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Changes Coming to Thin Provisioning

Among the new features of VMware's highly anticipated vSphere platform is the new support for thin-provisioned disks from ESX 4. ESX 3 did not offer thin provisioning by default, but it was possible through the vmkfstools command.

Just to be clear, VMware is by no means behind the curve on thin provisioning of virtual disks -- many of their products have offered this for years. But for most VMware Infrastructure 3 (VI3) administrators, the storage-planning process revolves around full allocation of a VM's disks on the storage system. (Note also that Hyper-V, Sun xVM VirtualBox and XenServer all offer thin provisioning as well.)

How do we approach this from a technology management perspective? Frankly, I'm wary of the jump to thin provisioning, as it can quickly get away from an administrator -- especially if the well runs dry on the storage system. The storage system can help out, or complicate things in this regard. (By the way, Virtualization Review magazine columnist Chris Wolf offers a good primer on this important point in "Troubleshooting Trouble".)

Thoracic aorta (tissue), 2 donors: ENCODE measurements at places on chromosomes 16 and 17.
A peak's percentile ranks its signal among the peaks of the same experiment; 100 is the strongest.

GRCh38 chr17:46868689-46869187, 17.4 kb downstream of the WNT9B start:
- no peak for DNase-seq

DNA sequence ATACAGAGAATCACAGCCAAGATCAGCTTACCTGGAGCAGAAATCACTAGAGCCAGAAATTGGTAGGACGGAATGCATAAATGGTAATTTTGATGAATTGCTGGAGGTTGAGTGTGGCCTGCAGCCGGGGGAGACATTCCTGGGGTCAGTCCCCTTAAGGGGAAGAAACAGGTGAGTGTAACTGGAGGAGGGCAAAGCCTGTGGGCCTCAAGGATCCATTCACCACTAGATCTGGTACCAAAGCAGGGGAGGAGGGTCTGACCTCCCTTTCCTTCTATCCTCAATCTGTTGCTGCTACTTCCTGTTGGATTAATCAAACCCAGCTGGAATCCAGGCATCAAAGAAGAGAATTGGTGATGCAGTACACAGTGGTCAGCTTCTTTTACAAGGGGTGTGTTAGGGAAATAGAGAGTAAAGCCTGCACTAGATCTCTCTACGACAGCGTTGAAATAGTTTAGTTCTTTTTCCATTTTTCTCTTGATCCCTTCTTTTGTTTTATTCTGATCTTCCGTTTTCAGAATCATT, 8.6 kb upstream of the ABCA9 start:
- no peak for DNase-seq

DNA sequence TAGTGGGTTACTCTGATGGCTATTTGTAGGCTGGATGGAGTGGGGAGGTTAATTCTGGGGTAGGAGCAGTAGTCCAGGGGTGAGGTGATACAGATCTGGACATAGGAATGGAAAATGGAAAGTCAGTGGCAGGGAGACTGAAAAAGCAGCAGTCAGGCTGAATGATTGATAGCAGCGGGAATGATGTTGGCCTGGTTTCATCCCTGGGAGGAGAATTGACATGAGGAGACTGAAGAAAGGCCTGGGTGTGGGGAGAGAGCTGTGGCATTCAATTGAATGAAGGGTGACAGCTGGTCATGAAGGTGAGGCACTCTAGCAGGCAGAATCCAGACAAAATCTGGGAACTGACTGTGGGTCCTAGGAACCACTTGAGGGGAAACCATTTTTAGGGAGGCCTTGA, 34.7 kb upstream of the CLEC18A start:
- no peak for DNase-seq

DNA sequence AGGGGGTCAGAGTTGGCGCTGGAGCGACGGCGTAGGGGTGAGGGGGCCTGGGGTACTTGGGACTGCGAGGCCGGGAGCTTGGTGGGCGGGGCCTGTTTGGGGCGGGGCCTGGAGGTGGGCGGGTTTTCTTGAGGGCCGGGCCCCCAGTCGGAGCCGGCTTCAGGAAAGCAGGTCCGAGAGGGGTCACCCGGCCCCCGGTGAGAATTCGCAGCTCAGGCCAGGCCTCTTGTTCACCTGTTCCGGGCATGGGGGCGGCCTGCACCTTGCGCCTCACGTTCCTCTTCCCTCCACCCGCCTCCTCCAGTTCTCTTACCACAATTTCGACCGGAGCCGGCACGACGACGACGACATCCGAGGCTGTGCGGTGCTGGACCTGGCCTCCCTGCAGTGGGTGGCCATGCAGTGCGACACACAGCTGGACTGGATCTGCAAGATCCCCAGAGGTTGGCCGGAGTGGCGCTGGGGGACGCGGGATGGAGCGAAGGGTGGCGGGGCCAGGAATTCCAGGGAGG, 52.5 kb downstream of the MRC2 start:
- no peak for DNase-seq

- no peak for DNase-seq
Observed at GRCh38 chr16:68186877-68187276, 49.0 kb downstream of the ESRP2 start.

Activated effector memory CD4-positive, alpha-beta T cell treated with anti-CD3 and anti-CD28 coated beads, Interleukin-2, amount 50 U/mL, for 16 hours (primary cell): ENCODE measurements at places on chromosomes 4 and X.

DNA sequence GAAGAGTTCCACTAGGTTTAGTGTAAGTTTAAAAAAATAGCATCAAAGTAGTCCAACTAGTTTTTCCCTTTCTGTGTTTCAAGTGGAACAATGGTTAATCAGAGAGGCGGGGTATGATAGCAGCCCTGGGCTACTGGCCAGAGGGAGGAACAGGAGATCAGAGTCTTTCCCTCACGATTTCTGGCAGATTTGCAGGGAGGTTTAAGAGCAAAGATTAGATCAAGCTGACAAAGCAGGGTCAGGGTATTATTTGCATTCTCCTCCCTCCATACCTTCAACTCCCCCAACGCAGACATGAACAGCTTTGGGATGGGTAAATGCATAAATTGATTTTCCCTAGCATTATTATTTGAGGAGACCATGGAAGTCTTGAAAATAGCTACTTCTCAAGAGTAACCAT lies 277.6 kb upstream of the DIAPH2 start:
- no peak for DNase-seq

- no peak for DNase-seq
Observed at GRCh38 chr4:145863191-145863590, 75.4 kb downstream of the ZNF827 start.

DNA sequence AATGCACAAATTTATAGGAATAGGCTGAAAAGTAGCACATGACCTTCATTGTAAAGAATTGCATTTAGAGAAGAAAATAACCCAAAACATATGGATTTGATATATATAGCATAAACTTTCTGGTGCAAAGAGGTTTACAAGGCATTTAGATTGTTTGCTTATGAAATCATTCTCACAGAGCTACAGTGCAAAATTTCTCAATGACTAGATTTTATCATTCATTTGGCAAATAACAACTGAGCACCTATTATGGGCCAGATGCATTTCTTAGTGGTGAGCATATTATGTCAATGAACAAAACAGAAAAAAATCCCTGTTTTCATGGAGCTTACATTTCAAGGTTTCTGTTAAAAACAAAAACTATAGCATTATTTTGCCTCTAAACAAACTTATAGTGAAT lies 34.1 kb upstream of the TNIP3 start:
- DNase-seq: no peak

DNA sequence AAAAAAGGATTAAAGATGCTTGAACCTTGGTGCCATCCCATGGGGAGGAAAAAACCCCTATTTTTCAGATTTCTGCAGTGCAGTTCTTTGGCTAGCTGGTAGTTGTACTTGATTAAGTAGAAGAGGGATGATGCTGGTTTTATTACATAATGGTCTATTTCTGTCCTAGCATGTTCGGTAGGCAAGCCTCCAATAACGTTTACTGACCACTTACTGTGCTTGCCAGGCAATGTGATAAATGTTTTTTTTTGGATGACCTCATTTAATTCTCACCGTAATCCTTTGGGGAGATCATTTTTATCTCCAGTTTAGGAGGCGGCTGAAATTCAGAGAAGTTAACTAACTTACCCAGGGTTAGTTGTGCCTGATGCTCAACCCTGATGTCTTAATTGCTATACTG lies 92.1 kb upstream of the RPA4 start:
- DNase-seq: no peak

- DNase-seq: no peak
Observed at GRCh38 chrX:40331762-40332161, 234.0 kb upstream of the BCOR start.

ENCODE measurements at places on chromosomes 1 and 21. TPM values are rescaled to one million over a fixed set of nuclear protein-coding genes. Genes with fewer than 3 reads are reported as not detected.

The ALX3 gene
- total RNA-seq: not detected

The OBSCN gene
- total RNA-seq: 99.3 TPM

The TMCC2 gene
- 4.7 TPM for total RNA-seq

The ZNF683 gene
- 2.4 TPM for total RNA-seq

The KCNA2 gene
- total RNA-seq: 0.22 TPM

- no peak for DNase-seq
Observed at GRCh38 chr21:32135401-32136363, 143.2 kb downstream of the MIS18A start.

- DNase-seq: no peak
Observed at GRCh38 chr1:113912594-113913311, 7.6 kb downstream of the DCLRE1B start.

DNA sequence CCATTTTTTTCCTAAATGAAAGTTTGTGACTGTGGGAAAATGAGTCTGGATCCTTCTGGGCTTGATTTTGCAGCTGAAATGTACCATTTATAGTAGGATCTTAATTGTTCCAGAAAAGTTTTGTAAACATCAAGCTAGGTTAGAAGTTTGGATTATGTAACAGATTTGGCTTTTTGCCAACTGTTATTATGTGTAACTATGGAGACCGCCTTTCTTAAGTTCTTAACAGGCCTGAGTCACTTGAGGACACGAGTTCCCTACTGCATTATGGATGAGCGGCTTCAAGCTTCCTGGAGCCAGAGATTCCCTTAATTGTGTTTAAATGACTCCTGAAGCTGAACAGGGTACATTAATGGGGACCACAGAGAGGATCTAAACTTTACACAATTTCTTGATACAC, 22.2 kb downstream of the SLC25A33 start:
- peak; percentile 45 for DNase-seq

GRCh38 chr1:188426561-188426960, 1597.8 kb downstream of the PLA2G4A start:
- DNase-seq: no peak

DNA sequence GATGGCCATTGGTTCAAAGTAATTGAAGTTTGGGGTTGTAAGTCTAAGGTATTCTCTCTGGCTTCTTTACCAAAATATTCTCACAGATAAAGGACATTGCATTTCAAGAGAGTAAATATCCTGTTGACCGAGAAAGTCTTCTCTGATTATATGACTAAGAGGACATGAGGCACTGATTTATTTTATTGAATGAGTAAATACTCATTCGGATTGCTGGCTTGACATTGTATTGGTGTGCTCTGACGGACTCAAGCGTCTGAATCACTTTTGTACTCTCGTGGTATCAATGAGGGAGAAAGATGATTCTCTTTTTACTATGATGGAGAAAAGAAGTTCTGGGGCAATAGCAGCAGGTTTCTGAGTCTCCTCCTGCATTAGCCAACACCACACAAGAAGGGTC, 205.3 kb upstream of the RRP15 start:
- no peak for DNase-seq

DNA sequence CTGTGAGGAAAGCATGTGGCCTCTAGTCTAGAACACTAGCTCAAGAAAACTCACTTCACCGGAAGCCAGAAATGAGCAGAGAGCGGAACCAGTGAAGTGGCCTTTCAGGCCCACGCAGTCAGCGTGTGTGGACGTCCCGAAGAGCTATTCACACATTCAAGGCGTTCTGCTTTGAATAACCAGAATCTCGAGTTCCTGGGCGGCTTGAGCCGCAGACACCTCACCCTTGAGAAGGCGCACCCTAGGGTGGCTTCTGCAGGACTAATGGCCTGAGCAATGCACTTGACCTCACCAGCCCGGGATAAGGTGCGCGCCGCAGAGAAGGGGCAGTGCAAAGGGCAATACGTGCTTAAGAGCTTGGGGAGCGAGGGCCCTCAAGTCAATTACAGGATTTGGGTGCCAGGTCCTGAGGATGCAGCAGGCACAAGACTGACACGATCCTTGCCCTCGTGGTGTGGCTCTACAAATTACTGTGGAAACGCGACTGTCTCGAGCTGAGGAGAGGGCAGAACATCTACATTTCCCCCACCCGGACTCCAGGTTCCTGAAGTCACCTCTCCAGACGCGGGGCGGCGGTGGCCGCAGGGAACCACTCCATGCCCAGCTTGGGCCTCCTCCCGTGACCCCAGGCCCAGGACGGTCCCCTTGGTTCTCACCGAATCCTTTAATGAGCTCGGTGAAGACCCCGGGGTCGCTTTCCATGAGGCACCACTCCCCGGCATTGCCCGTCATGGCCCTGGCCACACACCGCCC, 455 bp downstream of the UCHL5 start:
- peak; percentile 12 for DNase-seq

We can get even more feature-rich (again -- maybe more trouble) now with storage systems that are virtualization-aware. These platforms can provide thin provisioning on a LUN, yet allow the host to write out the entire virtual disk file.

Candidates for thin-provisioned storage may be easy to identify in some environments, based on storage usage and consumption. Busier and more disk-intensive workloads may not be as suitable for thin-provisioning, however. Looking forward to ESX 4, VMware shops have an advantage due to the Virtual Machine File System (or vStorage VMFS), which can get you out of a jam. One of the new features coming in vSphere is Enhanced Storage VMotion, which permits a conversion from a fully-provisioned virtual disk to a thin-provisioned virtual disk.

Historically, I haven't used thin-provisioning for server virtualization. At this point, I am seriously considering it for development and lowest tier production systems. Like any decision, it comes down to a cost vs. benefit vs. risk calculation. Once I quantify the amount of unused space on all eligible guest VMs, my decision process will be underway. Taking into account these new features coming, what is your take on thin-provisioning for servers? Send me a note or drop a comment below.

Posted by Rick Vanover on 03/25/2009 at 12:47 PM


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